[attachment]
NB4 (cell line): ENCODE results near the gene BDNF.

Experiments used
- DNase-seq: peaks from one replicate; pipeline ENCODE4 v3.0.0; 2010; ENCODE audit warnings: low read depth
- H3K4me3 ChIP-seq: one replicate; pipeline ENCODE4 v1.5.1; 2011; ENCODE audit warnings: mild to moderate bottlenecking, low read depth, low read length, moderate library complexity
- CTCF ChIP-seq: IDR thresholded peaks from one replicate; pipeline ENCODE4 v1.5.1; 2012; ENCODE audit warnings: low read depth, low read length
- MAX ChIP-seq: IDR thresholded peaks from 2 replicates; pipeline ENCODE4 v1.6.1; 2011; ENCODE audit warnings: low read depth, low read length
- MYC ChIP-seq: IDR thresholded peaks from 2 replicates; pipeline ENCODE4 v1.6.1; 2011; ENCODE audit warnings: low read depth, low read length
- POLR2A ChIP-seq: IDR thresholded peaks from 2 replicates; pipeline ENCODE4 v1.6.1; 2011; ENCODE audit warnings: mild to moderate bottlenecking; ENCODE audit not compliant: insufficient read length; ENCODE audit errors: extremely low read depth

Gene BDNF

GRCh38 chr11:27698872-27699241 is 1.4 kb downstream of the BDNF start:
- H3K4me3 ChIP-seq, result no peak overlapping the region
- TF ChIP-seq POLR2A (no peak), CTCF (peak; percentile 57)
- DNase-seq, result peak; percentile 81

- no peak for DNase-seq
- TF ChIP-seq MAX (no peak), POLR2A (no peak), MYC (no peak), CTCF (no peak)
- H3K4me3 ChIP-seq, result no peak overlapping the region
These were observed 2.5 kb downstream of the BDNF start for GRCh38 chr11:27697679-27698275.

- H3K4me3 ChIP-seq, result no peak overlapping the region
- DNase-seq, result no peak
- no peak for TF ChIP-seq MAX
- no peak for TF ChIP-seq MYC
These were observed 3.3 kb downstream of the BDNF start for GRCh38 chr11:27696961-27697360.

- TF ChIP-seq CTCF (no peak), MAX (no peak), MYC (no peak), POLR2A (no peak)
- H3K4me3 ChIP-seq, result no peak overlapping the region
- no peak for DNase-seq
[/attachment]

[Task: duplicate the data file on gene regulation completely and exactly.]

NB4 (cell line): ENCODE results near the gene BDNF.

Experiments used
- DNase-seq: peaks from one replicate; pipeline ENCODE4 v3.0.0; 2010; ENCODE audit warnings: low read depth
- H3K4me3 ChIP-seq: one replicate; pipeline ENCODE4 v1.5.1; 2011; ENCODE audit warnings: mild to moderate bottlenecking, low read depth, low read length, moderate library complexity
- CTCF ChIP-seq: IDR thresholded peaks from one replicate; pipeline ENCODE4 v1.5.1; 2012; ENCODE audit warnings: low read depth, low read length
- MAX ChIP-seq: IDR thresholded peaks from 2 replicates; pipeline ENCODE4 v1.6.1; 2011; ENCODE audit warnings: low read depth, low read length
- MYC ChIP-seq: IDR thresholded peaks from 2 replicates; pipeline ENCODE4 v1.6.1; 2011; ENCODE audit warnings: low read depth, low read length
- POLR2A ChIP-seq: IDR thresholded peaks from 2 replicates; pipeline ENCODE4 v1.6.1; 2011; ENCODE audit warnings: mild to moderate bottlenecking; ENCODE audit not compliant: insufficient read length; ENCODE audit errors: extremely low read depth

Gene BDNF

GRCh38 chr11:27698872-27699241 is 1.4 kb downstream of the BDNF start:
- H3K4me3 ChIP-seq, result no peak overlapping the region
- TF ChIP-seq POLR2A (no peak), CTCF (peak; percentile 57)
- DNase-seq, result peak; percentile 81

- no peak for DNase-seq
- TF ChIP-seq MAX (no peak), POLR2A (no peak), MYC (no peak), CTCF (no peak)
- H3K4me3 ChIP-seq, result no peak overlapping the region
These were observed 2.5 kb downstream of the BDNF start for GRCh38 chr11:27697679-27698275.

- H3K4me3 ChIP-seq, result no peak overlapping the region
- DNase-seq, result no peak
- no peak for TF ChIP-seq MAX
- no peak for TF ChIP-seq MYC
These were observed 3.3 kb downstream of the BDNF start for GRCh38 chr11:27696961-27697360.

- TF ChIP-seq CTCF (no peak), MAX (no peak), MYC (no peak), POLR2A (no peak)
- H3K4me3 ChIP-seq, result no peak overlapping the region
- no peak for DNase-seq